Blackwell is one of the only state lawmakers endorsing Haley. He took office after Haley left the governorship to serve as Trump’s ambassador to the United Nations. He told me that his peers like their former governor, but they are storing up goodwill with Trump in case they need it in a second Trump presidency.

Meanwhile, Trump’s events focus heavily on attacking President Joe Biden and criticizing the pending Justice Department legal cases against him. This week, Fox News anchor Laura Ingraham interviewed Trump in Greenville, S.C., at a town hall meeting. When asked about the recent death of Russian dissident Alexei Navalny, Trump lamented Navalny’s death and compared the suspicious political workings of the Kremlin to his own situation with the Justice Department.

“And it’s a horrible thing, but it’s happening in our country, too,” he said. “They indicted me on things that are so ridiculous. It is a form of Navalny. It is a form of communism, of fascism.”

On Monday, Trump also posted about Navalny’s death, and he drew a line from Russia’s lack of freedom of speech to American politics. He often says the country is “a nation in decline” until he returns to the White House.

Former presidential candidate Vivek Ramaswamy has stumped for Trump in South Carolina. He toured a fiberglass manufacturing plant in Aiken, S.C., on Wednesday before speaking to a crowd of roughly 150. He outlined the 2024 election not as a political game, but something deeper.

“This is a war between those of us who love the United States and its ideals and a fringe minority who hates us and what we stand for,” Ramaswamy said. “We need a commander-in-chief who can lead us to victory in this war, and that man is Donald Trump.”

He criticized Haley’s record for allowing Chinese-owned companies to operate in South Carolina. He also repeated claims that she is not conservative, but rather, beholden to wealthy—and probably liberal—donors.

“It’s America First versus America Last, not Republicans versus Democrats,” he said. “I’m asking you to stand up for the United States of America because that’s what is at stake in this primary and in November at the ballot box.”

The Roudebush family recently moved from California to South Carolina. They enjoyed their new early primary state advantage and cast two votes for Trump on Wednesday.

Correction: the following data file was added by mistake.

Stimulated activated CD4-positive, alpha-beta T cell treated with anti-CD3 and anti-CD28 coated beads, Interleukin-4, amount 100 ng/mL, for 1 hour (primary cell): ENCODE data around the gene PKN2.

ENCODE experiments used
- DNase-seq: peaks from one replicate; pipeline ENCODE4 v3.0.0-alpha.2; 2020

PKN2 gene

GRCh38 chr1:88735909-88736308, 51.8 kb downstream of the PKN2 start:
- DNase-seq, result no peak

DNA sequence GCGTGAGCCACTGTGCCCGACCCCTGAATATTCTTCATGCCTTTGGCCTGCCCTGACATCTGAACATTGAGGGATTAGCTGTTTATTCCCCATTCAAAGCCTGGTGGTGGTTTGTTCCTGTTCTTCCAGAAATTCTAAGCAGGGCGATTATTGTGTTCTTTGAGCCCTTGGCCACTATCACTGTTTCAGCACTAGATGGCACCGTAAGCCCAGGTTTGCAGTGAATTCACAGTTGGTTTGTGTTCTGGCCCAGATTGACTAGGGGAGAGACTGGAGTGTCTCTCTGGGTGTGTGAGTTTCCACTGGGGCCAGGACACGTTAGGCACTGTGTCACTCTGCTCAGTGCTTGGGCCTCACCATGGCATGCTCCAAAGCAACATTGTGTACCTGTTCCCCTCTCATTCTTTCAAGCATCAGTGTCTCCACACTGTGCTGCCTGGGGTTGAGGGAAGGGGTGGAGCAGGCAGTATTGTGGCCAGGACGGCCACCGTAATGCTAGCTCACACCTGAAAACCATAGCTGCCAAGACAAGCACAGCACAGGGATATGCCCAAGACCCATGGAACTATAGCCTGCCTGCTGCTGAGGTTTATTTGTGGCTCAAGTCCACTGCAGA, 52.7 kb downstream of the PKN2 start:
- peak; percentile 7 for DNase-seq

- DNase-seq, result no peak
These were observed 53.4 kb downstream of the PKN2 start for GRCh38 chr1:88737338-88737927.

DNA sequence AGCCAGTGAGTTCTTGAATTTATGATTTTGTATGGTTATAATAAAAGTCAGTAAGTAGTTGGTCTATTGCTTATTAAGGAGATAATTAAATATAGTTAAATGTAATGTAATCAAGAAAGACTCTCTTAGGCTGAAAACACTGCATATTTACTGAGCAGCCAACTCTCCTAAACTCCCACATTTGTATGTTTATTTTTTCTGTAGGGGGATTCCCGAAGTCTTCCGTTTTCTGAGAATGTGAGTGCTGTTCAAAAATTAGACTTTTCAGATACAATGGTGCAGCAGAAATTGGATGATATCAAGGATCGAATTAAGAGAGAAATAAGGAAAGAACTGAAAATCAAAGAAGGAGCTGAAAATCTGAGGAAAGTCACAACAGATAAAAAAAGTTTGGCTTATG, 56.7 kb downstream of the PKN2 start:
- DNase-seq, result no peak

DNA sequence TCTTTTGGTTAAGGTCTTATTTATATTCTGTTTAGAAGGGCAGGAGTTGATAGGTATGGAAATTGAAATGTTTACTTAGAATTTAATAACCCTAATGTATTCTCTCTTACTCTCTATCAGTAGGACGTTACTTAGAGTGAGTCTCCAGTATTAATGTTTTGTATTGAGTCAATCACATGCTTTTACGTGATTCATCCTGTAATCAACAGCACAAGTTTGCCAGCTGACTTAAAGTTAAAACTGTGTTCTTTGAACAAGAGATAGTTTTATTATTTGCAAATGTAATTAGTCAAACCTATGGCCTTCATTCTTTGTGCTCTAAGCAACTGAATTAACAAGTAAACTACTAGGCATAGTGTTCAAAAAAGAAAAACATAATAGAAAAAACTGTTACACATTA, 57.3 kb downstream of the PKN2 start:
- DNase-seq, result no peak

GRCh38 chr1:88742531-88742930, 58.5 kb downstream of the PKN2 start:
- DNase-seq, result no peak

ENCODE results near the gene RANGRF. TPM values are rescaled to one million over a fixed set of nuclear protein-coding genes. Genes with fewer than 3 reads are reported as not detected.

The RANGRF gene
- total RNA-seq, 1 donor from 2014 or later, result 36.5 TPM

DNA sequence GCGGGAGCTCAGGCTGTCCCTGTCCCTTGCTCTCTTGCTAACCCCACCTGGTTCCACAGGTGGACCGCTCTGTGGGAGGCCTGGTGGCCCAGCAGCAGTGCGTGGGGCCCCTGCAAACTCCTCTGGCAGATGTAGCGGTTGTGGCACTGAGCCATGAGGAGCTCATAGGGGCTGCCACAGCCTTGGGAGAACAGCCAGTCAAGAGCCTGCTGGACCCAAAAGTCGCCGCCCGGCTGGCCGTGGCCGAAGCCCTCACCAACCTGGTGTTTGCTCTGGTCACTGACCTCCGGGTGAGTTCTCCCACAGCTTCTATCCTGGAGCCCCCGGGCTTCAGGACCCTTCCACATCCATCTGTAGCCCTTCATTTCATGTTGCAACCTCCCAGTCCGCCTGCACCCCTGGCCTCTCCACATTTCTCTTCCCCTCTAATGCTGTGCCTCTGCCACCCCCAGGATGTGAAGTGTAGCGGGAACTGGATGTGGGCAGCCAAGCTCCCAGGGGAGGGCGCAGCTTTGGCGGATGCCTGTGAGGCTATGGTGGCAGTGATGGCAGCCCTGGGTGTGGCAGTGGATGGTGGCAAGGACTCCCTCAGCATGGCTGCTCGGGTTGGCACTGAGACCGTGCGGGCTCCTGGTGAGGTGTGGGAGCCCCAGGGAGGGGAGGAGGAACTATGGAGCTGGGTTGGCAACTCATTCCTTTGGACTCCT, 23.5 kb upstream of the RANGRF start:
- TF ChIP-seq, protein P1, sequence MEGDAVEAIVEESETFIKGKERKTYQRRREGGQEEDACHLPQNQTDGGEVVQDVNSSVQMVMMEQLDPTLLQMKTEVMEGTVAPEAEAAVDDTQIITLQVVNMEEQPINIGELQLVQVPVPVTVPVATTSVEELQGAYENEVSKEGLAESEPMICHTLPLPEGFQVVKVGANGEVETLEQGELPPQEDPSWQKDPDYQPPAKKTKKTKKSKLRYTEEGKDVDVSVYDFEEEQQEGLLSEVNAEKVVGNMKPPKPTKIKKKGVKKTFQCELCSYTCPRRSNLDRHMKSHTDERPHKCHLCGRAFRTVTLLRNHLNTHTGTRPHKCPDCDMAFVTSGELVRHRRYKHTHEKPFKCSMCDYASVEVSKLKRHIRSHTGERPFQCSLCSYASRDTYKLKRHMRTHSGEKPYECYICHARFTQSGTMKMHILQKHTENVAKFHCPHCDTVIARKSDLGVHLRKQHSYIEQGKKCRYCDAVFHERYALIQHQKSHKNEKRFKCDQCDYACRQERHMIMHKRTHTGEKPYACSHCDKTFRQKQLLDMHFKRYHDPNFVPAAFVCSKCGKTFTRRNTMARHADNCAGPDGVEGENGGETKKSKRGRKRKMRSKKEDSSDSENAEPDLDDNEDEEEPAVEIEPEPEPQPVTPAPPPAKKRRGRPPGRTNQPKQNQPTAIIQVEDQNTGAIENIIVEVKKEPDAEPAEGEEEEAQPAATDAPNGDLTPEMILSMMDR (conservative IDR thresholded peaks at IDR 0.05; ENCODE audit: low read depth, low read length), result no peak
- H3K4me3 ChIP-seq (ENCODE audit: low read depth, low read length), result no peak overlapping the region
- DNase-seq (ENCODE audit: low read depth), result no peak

“[Haley] is bought and paid for by the swamp,” Jack Roudebush said. “The swamp is China, corporations, Democrats, and Republicans. She stands for herself. And Trump does to a degree, but he’s at least putting America first.”

His wife Lori added that she considers Trump a moral choice. Her top issues this election are border security, energy independence, and protecting family values. She called a vote for Trump “the right thing to do.

“Trump might not be for everyone, but just look at what he did in his first term with 51 percent of the country against him,” Jack argued.

“He’s totally proven himself,” Lori said. “But we’re at a precipice. We moved here because of [California Gov. Gavin] Newsom’s failed policies and we don’t want that for our country.”

Chuck and Sheila Patton attended Haley’s and Ramaswamy’s speeches on Wednesday. Retired nuclear plant workers, they have always lived in South Carolina and plan to vote for Trump for a third time on Saturday. But they said they wish Haley had a better chance.

“I have a lot of good to say about Nikki Haley. But I believe Donald Trump is one that's going to have a chance to make a difference,” Chuck said. “I like his past record of what he did for the country. I have no faith in what the current party administration has done other than destroy our country.”

The Pattons said that their overall goal is to remove Biden from office. Even though they like Haley, they feel more secure with Trump.

Carolina Lumetta

Carolina is a WORLD reporter and a graduate of the World Journalism Institute and Wheaton College. She resides in Washington, D.C.


This keeps me from having to slog through digital miles of other news sites. —Nick